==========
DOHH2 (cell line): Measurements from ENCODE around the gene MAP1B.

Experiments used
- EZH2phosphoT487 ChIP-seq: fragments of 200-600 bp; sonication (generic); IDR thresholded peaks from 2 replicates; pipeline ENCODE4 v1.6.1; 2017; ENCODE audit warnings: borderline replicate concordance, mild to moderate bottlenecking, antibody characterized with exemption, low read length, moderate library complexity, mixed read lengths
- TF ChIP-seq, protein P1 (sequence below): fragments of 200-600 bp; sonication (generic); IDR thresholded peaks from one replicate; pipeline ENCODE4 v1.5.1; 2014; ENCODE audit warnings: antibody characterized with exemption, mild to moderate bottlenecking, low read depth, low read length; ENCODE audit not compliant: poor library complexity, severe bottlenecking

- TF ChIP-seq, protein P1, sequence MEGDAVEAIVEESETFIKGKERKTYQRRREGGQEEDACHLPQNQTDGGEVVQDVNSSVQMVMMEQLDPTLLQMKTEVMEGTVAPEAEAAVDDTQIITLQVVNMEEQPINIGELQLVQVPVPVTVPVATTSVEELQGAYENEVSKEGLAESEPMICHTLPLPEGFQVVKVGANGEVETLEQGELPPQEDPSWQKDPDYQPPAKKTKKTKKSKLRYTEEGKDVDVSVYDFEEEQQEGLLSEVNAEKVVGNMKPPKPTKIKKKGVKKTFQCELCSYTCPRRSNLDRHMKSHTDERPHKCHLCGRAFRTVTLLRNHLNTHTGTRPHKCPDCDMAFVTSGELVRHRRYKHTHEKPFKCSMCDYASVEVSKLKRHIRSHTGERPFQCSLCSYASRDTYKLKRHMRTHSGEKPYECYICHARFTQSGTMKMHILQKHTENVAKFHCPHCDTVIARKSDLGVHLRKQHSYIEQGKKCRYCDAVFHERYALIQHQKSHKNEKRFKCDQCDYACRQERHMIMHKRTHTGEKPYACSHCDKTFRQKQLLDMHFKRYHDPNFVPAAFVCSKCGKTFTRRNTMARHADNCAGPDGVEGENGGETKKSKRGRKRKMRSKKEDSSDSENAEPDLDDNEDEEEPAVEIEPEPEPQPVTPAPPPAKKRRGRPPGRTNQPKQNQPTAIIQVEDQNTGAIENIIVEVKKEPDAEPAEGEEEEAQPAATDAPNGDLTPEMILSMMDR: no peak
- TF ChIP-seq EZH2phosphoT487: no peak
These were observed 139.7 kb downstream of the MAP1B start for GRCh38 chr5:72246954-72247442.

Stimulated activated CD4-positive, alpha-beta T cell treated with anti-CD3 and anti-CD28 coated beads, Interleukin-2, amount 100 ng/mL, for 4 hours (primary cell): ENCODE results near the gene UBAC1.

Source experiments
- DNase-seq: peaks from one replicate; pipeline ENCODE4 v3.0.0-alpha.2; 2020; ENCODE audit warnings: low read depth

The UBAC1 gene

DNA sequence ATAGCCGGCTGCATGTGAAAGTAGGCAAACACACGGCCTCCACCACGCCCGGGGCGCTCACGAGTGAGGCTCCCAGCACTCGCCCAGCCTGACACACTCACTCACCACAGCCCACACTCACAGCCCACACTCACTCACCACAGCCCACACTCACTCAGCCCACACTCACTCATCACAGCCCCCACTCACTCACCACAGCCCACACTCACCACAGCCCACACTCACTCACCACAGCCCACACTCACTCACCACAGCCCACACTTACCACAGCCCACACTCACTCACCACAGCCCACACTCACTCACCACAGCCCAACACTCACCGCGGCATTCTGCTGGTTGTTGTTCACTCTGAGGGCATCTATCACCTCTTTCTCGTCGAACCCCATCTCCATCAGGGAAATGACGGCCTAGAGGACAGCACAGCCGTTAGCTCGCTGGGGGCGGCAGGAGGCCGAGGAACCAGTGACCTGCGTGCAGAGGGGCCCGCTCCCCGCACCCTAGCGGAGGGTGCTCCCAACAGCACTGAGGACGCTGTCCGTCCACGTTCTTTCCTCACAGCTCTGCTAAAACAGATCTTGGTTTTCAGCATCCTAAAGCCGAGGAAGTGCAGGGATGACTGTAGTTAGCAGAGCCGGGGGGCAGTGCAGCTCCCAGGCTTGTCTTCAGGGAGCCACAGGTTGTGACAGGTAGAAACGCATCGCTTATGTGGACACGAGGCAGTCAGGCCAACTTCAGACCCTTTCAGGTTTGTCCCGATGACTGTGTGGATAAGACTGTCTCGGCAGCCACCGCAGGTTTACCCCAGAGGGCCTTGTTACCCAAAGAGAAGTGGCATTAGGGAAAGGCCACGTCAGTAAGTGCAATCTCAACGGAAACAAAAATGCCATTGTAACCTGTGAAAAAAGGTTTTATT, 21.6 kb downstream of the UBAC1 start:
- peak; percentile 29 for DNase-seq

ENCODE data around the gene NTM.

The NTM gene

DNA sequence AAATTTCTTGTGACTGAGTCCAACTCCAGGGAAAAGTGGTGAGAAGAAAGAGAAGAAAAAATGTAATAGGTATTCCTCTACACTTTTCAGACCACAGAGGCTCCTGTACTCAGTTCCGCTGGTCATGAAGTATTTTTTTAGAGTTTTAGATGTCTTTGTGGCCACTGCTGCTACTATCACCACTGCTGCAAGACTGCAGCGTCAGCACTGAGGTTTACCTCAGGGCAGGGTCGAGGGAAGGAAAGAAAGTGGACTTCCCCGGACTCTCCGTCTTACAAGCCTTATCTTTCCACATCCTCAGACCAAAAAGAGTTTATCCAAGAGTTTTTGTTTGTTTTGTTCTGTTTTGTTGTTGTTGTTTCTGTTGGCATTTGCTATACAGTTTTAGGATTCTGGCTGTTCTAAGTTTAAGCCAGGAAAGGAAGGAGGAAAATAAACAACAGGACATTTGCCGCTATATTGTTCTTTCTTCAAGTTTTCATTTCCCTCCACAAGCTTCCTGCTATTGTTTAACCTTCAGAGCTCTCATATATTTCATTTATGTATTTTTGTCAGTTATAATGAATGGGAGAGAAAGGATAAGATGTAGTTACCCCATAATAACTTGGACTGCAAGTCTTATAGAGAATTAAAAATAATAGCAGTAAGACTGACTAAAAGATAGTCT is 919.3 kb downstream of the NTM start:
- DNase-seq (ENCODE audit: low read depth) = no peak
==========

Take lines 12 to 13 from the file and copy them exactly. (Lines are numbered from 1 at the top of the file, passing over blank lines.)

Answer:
DNA sequence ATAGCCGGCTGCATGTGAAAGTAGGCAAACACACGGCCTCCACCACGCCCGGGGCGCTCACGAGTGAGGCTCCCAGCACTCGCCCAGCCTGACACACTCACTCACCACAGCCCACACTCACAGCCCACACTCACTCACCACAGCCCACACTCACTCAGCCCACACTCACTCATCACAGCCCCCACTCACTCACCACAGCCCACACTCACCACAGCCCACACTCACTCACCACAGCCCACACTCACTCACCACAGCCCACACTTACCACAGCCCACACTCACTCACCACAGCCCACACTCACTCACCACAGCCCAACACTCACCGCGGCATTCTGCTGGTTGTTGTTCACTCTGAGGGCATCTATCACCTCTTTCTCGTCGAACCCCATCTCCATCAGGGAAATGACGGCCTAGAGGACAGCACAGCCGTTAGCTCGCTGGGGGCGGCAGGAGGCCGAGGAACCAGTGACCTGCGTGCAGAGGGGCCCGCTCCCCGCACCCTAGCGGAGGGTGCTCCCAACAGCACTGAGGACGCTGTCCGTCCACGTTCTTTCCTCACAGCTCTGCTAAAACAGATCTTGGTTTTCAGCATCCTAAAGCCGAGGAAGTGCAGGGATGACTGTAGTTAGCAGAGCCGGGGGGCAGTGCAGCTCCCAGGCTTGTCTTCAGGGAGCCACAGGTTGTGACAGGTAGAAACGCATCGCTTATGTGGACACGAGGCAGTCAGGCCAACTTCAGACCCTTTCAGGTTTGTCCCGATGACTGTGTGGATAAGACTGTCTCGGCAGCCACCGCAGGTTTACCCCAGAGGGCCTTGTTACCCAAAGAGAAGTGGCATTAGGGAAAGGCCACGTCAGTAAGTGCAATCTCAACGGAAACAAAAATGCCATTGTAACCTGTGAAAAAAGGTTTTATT, 21.6 kb downstream of the UBAC1 start:
- peak; percentile 29 for DNase-seq